By Caroline Gerdes | LSU Student
While customers stroll through Honeymoon Bungalow, Baton Rouge's only vintage department store, they peruse items while cradling a soft kitten.
Owner Marsha Rish's store, at 3153 Government Street, offers furniture, lighting, décor and housewares from the 1920s through the 1970s. But that isn't the only thing that differentiates it from other businesses.
"Mid-century modern is hard to find in southern Louisiana, but we work very hard to find the very best," she said. "We are open seven days a week and offer services such as free gift wrap, gift certificates, delivery, lamp and furniture repairs, besides carrying a kitty while you shop."
So what's with the cats?
It began three years ago, said Rish, with one kitten which was found in the bungalow's storeroom. It had to be bottle-fed.
But a stork of some sort kept delivering. Five more kittens showed up in the same storeroom, Rish guesses a mother cat was bringing in her offspring through a window.
"We put the kittens in a cage near our sales counter and we encouraged our customers to carry them while they shopped. The kittens ended up so sweet and gentle that the ‘cat ladies' asked us to consider working with some of their ‘fosters.' By trial and error, we found that if we can get the kitten four to five weeks old, it will socialize and be adoptable by 12 weeks of age."
Rish named this socialization process Bungalow Kitty Boot Camp. Two years ago, Project Purr got wind of the boot camp and the two joined forces, she said.
"We work with Project Purr, which is the cat side of Yelp!, started for dogs by Raising Canes … [Project Purr's] mission is to rescue adoptable cats and kittens from animal control. Also they trap, spay/neuter and [rerelease] feral cats around the city."
Project Purr brings four- to five-week-old kittens rescued from animal control to the bungalow after being tested for feline AIDS and leukemia. They are spayed or neutered and implanted with micro chips at two pounds.
"Since we only socialize and not foster the kittens, they are taken off site from time to time to adoption sites by their fosters. If they are not adopted by 14 weeks, the kittens go back to their original foster. We have a 99 percent success rate of adoption over the three years we have been doing this."
Over the years, boot camp evolved. The cage at the front of the shop has since become a multi-level (and multi-color) "kitty barracks," as described by Sara Harrington, assistant manager.
As Harrington stroked a kitten named Buttons, who was swaddled in an animal print towel, she explained that barracks went with the boot camp theme. She pointed to the lower level, where the "latrine and mess hall" are located. Not only has the barracks grown but, according to Rish, so has the program. Honeymoon Bungalow is now a Project Purr adoption site.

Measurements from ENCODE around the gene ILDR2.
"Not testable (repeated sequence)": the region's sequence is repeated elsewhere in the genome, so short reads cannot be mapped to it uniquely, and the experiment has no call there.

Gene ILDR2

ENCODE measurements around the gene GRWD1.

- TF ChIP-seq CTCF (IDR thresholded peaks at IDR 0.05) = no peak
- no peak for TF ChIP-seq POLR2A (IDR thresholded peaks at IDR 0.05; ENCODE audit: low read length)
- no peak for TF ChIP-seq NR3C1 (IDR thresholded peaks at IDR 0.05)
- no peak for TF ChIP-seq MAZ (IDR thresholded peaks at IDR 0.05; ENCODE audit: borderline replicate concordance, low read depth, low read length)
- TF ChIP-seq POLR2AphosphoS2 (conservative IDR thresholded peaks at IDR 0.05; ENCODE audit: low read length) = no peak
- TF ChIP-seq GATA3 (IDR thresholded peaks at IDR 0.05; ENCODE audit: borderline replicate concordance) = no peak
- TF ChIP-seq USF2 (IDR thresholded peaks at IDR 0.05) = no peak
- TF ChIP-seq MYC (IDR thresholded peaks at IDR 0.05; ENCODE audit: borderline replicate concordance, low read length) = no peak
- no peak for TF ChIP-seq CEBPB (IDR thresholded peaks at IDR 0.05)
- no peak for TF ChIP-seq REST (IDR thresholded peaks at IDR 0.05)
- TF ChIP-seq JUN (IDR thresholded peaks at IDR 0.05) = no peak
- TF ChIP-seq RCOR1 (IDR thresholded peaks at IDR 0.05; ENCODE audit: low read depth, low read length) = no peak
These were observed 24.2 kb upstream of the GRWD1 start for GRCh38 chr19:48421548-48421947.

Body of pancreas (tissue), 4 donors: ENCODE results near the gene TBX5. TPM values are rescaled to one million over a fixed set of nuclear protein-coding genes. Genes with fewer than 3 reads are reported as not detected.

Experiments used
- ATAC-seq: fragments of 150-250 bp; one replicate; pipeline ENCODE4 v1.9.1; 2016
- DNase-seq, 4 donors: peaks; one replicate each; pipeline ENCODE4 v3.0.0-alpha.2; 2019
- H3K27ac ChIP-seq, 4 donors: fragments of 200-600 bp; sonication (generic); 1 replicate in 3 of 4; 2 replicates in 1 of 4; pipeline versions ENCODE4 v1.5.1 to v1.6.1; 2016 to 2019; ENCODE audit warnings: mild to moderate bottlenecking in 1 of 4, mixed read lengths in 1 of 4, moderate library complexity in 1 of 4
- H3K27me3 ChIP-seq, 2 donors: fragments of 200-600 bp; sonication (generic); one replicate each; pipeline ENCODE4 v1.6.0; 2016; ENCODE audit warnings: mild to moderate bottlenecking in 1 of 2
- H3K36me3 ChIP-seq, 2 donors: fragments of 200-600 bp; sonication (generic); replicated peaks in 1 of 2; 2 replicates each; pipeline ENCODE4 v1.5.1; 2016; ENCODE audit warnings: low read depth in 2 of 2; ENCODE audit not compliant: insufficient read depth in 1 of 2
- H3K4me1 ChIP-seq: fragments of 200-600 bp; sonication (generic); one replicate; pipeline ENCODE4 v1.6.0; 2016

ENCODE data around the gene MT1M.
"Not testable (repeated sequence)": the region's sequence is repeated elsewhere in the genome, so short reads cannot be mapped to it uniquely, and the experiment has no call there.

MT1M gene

"Project Purr has a permanent adoption site at PetSmart on Millerville and a kiosk at the Mall of Louisiana. It wanted a third site in the Mid-City area. Since we have the boot camp, they thought we would be a good fit."
Potential adoptive owners are screened carefully, Rish said.
"There is an application form and an adoption contract. The adoption fee is $90. Project Purr cats are to be inside cats only and cannot be declawed. A [Project Purr] representative is available for questions or counseling for new cat owners."
These counselors ensure cats are placed in safe homse. Rish said precautions also are taken to protect customers while handling feral animals.
The more a kitten is handled (and by as many hands as possible), noted Rish, the more successful the socialization process. And the earlier the better, she added.
"If you wait until they are two or three months old, it can be difficult and somewhat dangerous. They have sharp little claws and teeth and will not hesitate to use them if they feel threatened … As a business, you have to set guidelines, policies and procedures that make sense to you and protect your customers."
In addition to customer safety, Rish also promotes kitten protection, the key being spaying and neutering.
"Each fertile cat, male or female, will become 100 cats in seven years. If your average southern Louisiana stray cat has three to four litters of six or more kittens and they all reach sexual maturity at four months, that cat can become a huge problem very quickly. All cats need to be spayed [or] neutered."
Fixed cats, she notes, are calmer and healthier, noting there are several organizations that fix strays for free. She also points out that is a felony to dump animals, of any kind, just anywhere.
"If you can't or don't want to care for that litter of kittens that showed up on your doorstep, take them to animal control. If you dump them on someone else's doorstep, a vet's office or even the parking lot of animal control, you can be arrested, prosecuted, jailed and fined. They may be a bunch a noisy, nasty little things to you, but they have a life, and we are responsible to protect them from harm. Take them to animal control, get your yard cat fixed and end of problem.
"For God's sake, don't throw them in a river or on the freeway!"